What the USA has, but I don't believe Australia has, is the Air National Guard equipped with F16s and the will and the authority to shoot down any aircraft that, when airborne, doesn't behave and could be a threat to others.
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Old 16th Aug 2018, 09:55
  #29 (permalink)  
 
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We pilots
It's not just pilots. The ASIC process is the same for anyone who has to have one. In one way that's good. It would be very easy for a pollie to put 2 and 2 together and realise that a pilot has the ultimate weapon in his hands (as is regularly trotted out here) and thus make his/her ASIC requirements far more onerous than the guy who just comes in to fix the runway paint machine. Because then it would look like they are really doing something.
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Old 16th Aug 2018, 11:19
  #30 (permalink)  
 
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In business, when a problem is identified we have to find a solution to address the problem [typos corrected].
PRECISELY.

The process is generally referred to as ‘continuous improvement.'


Unfortunately though that concept is now so far-removed from the reality of day-to-day public service and government administration in Australia, and that as a glaringly obvious missing ‘control’. In fact IMHO, it’s now probably the biggest impediment/failure in our so-called democratic process(es) where cost of government (refer ASIC renewal costs as an example) is directly proportional to the embuggerance factor of complying with government requirements, and Australia is being slowly strangled by the idiocy of government red tape and total bureaucratic inefficiency such as the ASIC renewal nonsense.

LB said: CASA is not to blame for the security bullshit.

And thank fcuk that CASA DIDN’T have a hand in the security bullshit either LB, because had it done so, and the CASA lunatics running the asylum were let loose in this arena, then it would undoubtedly have been a far bigger nightmare than it already is.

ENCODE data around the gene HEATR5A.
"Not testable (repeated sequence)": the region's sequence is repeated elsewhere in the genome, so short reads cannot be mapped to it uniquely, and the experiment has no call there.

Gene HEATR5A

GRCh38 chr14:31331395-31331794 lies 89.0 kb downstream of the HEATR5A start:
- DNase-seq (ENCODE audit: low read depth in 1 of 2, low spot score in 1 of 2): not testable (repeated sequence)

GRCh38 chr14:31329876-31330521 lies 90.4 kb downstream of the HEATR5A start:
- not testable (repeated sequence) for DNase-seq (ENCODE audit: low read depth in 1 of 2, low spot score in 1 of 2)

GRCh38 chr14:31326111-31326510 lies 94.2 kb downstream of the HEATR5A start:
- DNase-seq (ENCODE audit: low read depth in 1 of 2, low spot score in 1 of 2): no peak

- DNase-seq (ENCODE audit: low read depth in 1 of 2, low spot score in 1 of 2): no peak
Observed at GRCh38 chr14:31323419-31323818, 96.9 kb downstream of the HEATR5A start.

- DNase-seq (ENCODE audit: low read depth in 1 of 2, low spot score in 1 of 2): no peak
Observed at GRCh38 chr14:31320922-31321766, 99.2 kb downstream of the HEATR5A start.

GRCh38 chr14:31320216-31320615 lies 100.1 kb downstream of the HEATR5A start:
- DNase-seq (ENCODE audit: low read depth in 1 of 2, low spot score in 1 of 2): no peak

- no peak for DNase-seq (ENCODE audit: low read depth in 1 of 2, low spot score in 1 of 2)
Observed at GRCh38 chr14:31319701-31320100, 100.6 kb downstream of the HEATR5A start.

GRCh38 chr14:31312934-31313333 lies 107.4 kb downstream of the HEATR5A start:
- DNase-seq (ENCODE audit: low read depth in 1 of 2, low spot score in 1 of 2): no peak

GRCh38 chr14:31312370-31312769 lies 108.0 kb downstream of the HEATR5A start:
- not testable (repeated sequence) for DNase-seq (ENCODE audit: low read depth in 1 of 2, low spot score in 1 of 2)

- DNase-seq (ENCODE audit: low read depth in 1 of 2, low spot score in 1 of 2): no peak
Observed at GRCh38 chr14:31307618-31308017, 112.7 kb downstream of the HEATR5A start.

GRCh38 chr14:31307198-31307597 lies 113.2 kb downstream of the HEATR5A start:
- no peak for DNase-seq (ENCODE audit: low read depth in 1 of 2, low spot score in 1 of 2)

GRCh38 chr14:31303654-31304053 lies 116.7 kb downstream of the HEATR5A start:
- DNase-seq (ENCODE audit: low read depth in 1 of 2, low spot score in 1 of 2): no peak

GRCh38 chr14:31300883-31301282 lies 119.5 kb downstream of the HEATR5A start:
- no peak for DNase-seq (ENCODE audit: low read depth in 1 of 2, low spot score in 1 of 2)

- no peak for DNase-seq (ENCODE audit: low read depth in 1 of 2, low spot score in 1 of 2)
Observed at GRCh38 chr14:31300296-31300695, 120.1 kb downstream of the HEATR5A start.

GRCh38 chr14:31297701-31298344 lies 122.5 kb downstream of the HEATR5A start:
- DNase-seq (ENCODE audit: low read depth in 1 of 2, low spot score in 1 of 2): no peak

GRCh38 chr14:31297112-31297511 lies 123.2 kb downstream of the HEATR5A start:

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Old 16th Aug 2018, 13:08
  #31 (permalink)  
 
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If doing pointless things is part of someones daily life then i suppose you sort of become immune to it.
The process is generally referred to as ‘continuous improvement.'

Unfortunately though that concept is now so far-removed from the reality of day-to-day public service and government administration in Australia, and that as a glaringly obvious missing ‘control’.
Continuous improvement means imposing ever-more-stringent requirements, complexity and cost on the law-abiding. The law abiding become ‘immune to it’ because they have no choice if they wish to make a living out of flying or presume to fly for fun.

But we can’t let terrorism change the way we go about our daily lives - otherwise the terrorists have won.
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Old 19th Aug 2018, 02:13
  #32 (permalink)  
 
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The constant 'evolution' of hurdles for security authorisations is due to the opportunities to do so created by the constant evolution of technology, and also the need for output by the hordes of intel analysts and planners whose role it is to design the legal and physical protection of aviation assets.
All it does is produce a finer and finer mesh in the filter, but unfortunately ignores the possibilities of going around the filter entirely. ASIC card vetting clears people who intend to carry out normal regular work within an airport, but it does nothing to screen the people with sinister intent who are fully aware of and plan to make use of the lack of physical security at most airports, which is where the money actually needs to be spent.

Last edited by The Wawa Zone; 19th Aug 2018 at 02:17. Reason: To make comment readable in English.
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Old 23rd Aug 2018, 13:12
  #33 (permalink)  
 
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But ASIC cards do have a good use....

Jam it in the gate to stop the latch engaging so you can get back on airside again...
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Old 23rd Aug 2018, 23:42
  #34 (permalink)  
MKF
 
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[QUOTE=Jam it in the gate to stop the latch engaging so you can get back on airside again...[/QUOTE]
Great, now you've pointed that out and were all gonna have to carry around 3" thick ASIC cards to prevent someone doing that...